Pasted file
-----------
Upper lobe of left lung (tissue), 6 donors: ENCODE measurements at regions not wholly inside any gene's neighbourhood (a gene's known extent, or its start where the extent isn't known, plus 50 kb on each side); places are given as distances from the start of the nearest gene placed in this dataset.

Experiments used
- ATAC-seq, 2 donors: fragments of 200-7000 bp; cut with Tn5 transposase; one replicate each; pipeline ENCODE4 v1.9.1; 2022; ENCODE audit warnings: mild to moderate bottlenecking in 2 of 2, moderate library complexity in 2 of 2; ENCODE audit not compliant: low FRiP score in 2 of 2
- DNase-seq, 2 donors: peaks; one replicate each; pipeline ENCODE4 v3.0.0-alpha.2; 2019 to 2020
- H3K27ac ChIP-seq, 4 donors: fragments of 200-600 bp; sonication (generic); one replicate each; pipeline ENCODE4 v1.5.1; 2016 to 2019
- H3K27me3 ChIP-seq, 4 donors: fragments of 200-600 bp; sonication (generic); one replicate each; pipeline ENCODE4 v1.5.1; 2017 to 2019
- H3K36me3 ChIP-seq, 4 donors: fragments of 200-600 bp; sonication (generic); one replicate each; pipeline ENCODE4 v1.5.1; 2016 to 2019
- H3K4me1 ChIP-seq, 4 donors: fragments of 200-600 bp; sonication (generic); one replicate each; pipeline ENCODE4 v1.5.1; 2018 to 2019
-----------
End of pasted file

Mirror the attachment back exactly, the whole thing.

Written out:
Upper lobe of left lung (tissue), 6 donors: ENCODE measurements at regions not wholly inside any gene's neighbourhood (a gene's known extent, or its start where the extent isn't known, plus 50 kb on each side); places are given as distances from the start of the nearest gene placed in this dataset.

Experiments used
- ATAC-seq, 2 donors: fragments of 200-7000 bp; cut with Tn5 transposase; one replicate each; pipeline ENCODE4 v1.9.1; 2022; ENCODE audit warnings: mild to moderate bottlenecking in 2 of 2, moderate library complexity in 2 of 2; ENCODE audit not compliant: low FRiP score in 2 of 2
- DNase-seq, 2 donors: peaks; one replicate each; pipeline ENCODE4 v3.0.0-alpha.2; 2019 to 2020
- H3K27ac ChIP-seq, 4 donors: fragments of 200-600 bp; sonication (generic); one replicate each; pipeline ENCODE4 v1.5.1; 2016 to 2019
- H3K27me3 ChIP-seq, 4 donors: fragments of 200-600 bp; sonication (generic); one replicate each; pipeline ENCODE4 v1.5.1; 2017 to 2019
- H3K36me3 ChIP-seq, 4 donors: fragments of 200-600 bp; sonication (generic); one replicate each; pipeline ENCODE4 v1.5.1; 2016 to 2019
- H3K4me1 ChIP-seq, 4 donors: fragments of 200-600 bp; sonication (generic); one replicate each; pipeline ENCODE4 v1.5.1; 2018 to 2019